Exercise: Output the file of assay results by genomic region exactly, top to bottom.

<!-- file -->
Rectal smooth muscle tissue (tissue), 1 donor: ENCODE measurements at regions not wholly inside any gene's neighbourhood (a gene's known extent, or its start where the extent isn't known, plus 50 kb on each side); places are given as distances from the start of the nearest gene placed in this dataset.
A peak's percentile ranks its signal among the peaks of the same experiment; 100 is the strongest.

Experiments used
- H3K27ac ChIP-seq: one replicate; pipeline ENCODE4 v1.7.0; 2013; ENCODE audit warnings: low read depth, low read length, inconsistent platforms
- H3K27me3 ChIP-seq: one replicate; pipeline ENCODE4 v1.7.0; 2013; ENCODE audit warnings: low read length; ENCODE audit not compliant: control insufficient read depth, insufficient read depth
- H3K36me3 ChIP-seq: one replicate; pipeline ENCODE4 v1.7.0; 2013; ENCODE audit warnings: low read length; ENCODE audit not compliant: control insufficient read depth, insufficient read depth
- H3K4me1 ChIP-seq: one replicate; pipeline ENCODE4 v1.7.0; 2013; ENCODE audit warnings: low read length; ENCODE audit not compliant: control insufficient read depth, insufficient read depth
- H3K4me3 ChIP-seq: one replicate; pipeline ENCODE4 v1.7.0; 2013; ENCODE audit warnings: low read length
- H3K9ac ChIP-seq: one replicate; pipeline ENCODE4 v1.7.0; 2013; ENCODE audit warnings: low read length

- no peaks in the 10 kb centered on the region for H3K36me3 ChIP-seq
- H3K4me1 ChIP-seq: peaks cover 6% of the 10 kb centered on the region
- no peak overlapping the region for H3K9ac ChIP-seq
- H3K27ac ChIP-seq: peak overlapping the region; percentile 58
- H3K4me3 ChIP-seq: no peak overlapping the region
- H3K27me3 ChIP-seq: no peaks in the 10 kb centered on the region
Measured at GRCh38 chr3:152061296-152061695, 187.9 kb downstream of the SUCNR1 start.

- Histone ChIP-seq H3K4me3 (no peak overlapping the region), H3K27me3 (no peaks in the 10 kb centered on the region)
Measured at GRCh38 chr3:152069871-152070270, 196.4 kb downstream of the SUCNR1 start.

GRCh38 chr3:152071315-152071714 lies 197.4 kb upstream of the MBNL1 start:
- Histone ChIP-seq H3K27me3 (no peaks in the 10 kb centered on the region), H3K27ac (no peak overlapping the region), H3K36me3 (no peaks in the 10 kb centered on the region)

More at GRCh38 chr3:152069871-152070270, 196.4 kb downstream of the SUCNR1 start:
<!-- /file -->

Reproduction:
Rectal smooth muscle tissue (tissue), 1 donor: ENCODE measurements at regions not wholly inside any gene's neighbourhood (a gene's known extent, or its start where the extent isn't known, plus 50 kb on each side); places are given as distances from the start of the nearest gene placed in this dataset.
A peak's percentile ranks its signal among the peaks of the same experiment; 100 is the strongest.

Experiments used
- H3K27ac ChIP-seq: one replicate; pipeline ENCODE4 v1.7.0; 2013; ENCODE audit warnings: low read depth, low read length, inconsistent platforms
- H3K27me3 ChIP-seq: one replicate; pipeline ENCODE4 v1.7.0; 2013; ENCODE audit warnings: low read length; ENCODE audit not compliant: control insufficient read depth, insufficient read depth
- H3K36me3 ChIP-seq: one replicate; pipeline ENCODE4 v1.7.0; 2013; ENCODE audit warnings: low read length; ENCODE audit not compliant: control insufficient read depth, insufficient read depth
- H3K4me1 ChIP-seq: one replicate; pipeline ENCODE4 v1.7.0; 2013; ENCODE audit warnings: low read length; ENCODE audit not compliant: control insufficient read depth, insufficient read depth
- H3K4me3 ChIP-seq: one replicate; pipeline ENCODE4 v1.7.0; 2013; ENCODE audit warnings: low read length
- H3K9ac ChIP-seq: one replicate; pipeline ENCODE4 v1.7.0; 2013; ENCODE audit warnings: low read length

- no peaks in the 10 kb centered on the region for H3K36me3 ChIP-seq
- H3K4me1 ChIP-seq: peaks cover 6% of the 10 kb centered on the region
- no peak overlapping the region for H3K9ac ChIP-seq
- H3K27ac ChIP-seq: peak overlapping the region; percentile 58
- H3K4me3 ChIP-seq: no peak overlapping the region
- H3K27me3 ChIP-seq: no peaks in the 10 kb centered on the region
Measured at GRCh38 chr3:152061296-152061695, 187.9 kb downstream of the SUCNR1 start.

- Histone ChIP-seq H3K4me3 (no peak overlapping the region), H3K27me3 (no peaks in the 10 kb centered on the region)
Measured at GRCh38 chr3:152069871-152070270, 196.4 kb downstream of the SUCNR1 start.

GRCh38 chr3:152071315-152071714 lies 197.4 kb upstream of the MBNL1 start:
- Histone ChIP-seq H3K27me3 (no peaks in the 10 kb centered on the region), H3K27ac (no peak overlapping the region), H3K36me3 (no peaks in the 10 kb centered on the region)

More at GRCh38 chr3:152069871-152070270, 196.4 kb downstream of the SUCNR1 start: